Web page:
Line 13: The PREPARE statement converts the contents of the String variable into a value that SQL can use.

Line 14: A cursor, C0, is defined using the value taken from String.

Line 15: The cursor is opened.

Lines 16 – 19: I lied about what the variable Count will be used for. If there is an error when the opening of the cursor is performed the SQL code, SQLCOD, will be less than zero. If the SQL code is less than zero then I am moving the value of the SQL code into Count and returning that number to the calling program. As a count of records can never be less than zero I know in the calling program when a negative value was returned then there is something wrong with the SQL statement passed.

Line 20: This is where I fetch from the cursor the count of rows/records.

Lines 21 – 23: If there was an error in the fetch then the SQL code is moved to count. I do not RETURN here as I want to close the cursor.

Line 24: The cursor is closed.

Line 25: The value of Count is returned to the calling program.

To compile a SQL RPG source member into a module I need to change the OBJTYPE parameter in the CRTSQLRPGI command:

                    Create SQL ILE RPG Object (CRTSQLRPGI)

Type choices, press Enter.

Object . . . . . . . . . . . . . OBJ          > MOD001    
  Library  . . . . . . . . . . .              >   MYLIB     
Source file  . . . . . . . . . . SRCFILE      > DEVSRC    
  Library  . . . . . . . . . . .              >   MYLIB     
Source member  . . . . . . . . . SRCMBR       > *OBJ      
Source stream file . . . . . . . SRCSTMF      >                 
Commitment control . . . . . . . COMMIT       > *NONE
Relational database  . . . . . . RDB          > *LOCAL          
Compile type . . . . . . . . . . OBJTYPE      > *MODULE  <==

I need to create a binding directory, BNDDIR0, to make it easier to bind the module to the program I will be creating.


And then I add my module, MOD001, to the binding directory, BNDDIR0:

             OBJ((MOD001 *MODULE *IMMED))

Now I can write my RPG program to call this procedure. Let me start with the definitions.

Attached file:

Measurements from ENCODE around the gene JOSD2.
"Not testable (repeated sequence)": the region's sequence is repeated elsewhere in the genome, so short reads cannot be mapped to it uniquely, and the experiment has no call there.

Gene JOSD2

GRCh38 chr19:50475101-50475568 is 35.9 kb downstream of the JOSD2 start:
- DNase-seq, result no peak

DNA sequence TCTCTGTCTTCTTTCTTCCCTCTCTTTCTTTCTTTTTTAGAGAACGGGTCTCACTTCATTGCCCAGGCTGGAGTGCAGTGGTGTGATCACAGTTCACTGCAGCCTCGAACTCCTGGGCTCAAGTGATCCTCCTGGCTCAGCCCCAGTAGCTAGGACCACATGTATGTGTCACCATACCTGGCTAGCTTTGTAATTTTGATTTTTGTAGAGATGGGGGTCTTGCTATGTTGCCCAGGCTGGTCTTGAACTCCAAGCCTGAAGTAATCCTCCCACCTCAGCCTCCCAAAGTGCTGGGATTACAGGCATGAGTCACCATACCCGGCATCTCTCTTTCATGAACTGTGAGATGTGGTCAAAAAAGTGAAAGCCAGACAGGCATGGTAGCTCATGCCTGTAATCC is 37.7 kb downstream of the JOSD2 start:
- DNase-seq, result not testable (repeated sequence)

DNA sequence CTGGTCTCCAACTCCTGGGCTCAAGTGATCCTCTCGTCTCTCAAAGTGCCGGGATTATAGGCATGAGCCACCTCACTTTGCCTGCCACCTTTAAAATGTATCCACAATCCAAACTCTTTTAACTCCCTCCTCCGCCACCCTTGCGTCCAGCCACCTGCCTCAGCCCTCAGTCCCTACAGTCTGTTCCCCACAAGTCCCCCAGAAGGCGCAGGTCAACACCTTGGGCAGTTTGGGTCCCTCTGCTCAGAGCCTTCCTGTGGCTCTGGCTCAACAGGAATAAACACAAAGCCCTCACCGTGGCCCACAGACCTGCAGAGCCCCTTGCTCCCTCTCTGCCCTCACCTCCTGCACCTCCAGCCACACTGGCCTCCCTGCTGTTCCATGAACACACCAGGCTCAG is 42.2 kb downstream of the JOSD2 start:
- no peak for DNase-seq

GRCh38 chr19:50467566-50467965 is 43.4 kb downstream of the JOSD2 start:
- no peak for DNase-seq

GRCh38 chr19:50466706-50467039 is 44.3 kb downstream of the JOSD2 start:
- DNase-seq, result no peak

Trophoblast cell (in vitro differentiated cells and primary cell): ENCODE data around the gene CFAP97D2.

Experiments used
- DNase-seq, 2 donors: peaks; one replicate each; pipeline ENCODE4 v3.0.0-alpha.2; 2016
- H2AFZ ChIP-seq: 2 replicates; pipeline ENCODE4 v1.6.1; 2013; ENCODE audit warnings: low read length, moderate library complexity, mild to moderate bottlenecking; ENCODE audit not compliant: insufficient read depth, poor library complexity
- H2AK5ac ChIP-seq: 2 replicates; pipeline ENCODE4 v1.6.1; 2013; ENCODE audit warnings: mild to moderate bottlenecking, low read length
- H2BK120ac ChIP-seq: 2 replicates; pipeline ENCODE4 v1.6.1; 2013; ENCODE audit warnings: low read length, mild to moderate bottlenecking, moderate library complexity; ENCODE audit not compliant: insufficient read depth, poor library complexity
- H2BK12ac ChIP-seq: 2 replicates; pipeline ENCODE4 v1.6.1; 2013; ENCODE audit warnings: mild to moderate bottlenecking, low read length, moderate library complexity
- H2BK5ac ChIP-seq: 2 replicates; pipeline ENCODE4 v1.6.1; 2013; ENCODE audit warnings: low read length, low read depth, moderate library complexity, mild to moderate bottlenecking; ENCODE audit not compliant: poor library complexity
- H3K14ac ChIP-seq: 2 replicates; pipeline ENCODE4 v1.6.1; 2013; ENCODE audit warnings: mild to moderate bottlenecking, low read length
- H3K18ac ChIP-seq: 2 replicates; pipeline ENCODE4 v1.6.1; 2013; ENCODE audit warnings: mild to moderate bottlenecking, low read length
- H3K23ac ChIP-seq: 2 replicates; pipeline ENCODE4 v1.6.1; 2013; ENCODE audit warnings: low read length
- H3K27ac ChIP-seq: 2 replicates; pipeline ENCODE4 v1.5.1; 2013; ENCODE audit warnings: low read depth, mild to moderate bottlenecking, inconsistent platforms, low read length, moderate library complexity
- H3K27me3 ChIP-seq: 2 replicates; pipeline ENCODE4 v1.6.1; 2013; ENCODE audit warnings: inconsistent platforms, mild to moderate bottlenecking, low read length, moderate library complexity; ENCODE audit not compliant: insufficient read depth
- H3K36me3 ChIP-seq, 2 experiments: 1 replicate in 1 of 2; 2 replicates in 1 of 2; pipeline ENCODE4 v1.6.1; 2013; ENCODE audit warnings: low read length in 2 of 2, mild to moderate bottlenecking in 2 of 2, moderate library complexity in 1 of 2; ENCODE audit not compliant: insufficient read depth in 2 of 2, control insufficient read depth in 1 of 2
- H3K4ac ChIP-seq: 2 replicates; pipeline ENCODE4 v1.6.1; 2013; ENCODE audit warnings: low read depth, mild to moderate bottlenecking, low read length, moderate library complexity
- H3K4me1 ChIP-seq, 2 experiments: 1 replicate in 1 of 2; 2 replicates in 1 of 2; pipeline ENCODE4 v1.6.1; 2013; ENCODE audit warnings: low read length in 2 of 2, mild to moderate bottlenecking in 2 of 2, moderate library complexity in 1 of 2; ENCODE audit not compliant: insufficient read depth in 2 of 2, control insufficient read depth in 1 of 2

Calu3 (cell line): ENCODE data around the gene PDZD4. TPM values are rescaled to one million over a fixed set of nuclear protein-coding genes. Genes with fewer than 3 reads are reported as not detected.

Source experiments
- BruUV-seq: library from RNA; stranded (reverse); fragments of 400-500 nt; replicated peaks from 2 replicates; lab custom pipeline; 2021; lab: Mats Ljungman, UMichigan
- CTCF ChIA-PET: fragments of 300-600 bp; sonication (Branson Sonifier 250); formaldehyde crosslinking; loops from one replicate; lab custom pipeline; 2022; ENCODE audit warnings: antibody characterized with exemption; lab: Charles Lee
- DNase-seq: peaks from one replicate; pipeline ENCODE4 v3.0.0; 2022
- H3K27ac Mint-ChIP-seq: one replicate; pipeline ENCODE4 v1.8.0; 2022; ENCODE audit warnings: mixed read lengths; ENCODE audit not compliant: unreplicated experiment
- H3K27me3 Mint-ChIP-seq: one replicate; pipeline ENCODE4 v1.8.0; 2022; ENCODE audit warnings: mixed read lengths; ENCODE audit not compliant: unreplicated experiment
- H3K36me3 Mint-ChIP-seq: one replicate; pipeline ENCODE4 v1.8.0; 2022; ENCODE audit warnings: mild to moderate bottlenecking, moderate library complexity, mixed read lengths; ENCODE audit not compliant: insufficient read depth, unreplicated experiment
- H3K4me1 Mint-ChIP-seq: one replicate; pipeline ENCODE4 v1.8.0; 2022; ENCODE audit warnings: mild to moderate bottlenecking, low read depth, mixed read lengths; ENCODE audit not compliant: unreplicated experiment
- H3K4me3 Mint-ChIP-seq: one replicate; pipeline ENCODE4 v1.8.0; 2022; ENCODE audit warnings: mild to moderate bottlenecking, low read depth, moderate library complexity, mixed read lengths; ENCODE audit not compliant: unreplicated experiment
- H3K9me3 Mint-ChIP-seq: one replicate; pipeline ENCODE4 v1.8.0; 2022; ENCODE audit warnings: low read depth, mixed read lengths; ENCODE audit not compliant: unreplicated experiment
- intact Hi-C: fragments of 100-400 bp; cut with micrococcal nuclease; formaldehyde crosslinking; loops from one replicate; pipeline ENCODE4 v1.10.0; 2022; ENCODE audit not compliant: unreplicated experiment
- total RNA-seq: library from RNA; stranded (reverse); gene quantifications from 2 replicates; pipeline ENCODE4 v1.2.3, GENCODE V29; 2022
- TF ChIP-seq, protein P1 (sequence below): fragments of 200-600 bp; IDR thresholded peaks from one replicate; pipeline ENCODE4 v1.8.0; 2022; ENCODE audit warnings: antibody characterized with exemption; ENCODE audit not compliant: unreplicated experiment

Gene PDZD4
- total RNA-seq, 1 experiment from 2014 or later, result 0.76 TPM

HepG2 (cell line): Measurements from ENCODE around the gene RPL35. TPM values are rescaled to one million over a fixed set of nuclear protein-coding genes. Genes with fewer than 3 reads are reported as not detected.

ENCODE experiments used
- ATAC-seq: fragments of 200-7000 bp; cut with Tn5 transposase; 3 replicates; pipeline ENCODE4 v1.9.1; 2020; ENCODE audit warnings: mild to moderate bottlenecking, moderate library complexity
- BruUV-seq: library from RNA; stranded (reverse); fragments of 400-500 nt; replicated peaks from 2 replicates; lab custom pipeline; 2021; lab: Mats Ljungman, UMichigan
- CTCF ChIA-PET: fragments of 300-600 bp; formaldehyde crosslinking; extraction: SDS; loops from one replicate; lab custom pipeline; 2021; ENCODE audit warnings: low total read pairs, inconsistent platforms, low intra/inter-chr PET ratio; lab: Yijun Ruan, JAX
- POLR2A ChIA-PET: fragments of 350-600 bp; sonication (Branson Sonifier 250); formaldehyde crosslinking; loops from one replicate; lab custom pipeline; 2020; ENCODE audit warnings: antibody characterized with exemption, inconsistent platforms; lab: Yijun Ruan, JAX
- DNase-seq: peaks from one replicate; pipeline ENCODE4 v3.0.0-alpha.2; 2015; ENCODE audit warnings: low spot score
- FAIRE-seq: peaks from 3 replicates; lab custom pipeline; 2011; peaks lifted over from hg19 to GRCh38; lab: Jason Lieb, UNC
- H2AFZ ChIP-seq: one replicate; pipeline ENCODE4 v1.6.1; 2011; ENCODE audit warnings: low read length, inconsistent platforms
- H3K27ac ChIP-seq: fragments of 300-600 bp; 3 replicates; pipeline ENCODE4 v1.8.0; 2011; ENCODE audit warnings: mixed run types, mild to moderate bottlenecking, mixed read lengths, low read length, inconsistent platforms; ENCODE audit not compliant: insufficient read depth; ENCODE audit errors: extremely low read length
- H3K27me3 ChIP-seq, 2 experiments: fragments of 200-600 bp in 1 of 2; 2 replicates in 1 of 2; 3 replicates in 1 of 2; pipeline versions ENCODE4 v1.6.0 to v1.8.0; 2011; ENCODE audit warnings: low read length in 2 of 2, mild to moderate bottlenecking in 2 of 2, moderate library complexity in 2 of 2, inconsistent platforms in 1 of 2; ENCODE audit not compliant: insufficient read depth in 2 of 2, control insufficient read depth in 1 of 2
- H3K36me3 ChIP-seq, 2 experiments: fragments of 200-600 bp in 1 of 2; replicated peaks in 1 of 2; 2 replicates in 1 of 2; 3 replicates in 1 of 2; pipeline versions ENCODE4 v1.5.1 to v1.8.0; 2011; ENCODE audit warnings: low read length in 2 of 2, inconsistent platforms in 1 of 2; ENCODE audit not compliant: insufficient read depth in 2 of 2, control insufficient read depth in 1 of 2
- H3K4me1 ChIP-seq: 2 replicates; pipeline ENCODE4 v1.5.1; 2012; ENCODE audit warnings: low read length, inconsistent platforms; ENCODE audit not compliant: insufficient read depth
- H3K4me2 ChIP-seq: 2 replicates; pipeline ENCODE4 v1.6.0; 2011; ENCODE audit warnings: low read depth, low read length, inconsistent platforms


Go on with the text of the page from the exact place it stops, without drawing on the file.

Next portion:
01  **free
02  ctl-opt option(*nodebugio:*srcstmt)
03           dftactgrp(*no)
04           bnddir('BNDDIR0') ;

05  /define CountUsingSql
06  /include mylib/devsrc,copybook
07  /undefine CountUsingSql

08  dcl-s SearchString char(1000) ;
09  dcl-s Count packed(10) ;

Lines 2 – 4: The control specifications for this program need to be that this program will not run in the default activation group, and I can put the name of the binding directory here too. I do this so it cannot be forgotten at compile time.

Lines 5 – 7: The code needed to copy the prototype definition of the procedure into the source of this program.

Lines 8 and 9: Definition of the parameter passed to the procedure, line 8, and the variable to contain the returned count, line 9.

Let me show the code for my first use of this procedure.

10  SearchString = 'SELECT COUNT(*) FROM FRUIT +
11                   WHERE NAME = ''APPLE'' ' ;
12  Count = CountUsingSql(SearchString) ;
13  dsply ('Count for apple = ' + %char(Count)) ;

Lines 10 and 11: I want a count of the number of rows/records where the column NAME is equal to 'APPLE' in the table/file FRUIT.

Line 12: This is the call to the procedure and the value returned is placed in the variable Count.

Line 13: I display the returned count. Which shows me:

DSPLY  Count for apple = 3

Second statement is for another file, VEGETABLE, and I want a count of the number of rows/records where the column/field NAME is 'PEA'.

15                   WHERE NAME = ''PEA'' ' ;
16  Count = CountUsingSql(SearchString) ;
17  dsply ('Count for pea = ' + %char(Count)) ;

Line 14: I have qualified the table/file with the schema/library.

My result is:

DSPLY  Count for pea = 2

This time I have deliberately placed an error in my SQL statement to see what is returned from the procedure.

19                   WHERE NAME = ''PEA'' ' ;
20  Count = CountUsingSql(SearchString) ;
21  dsply ('Count for *LIBL = ' + %char(Count)) ;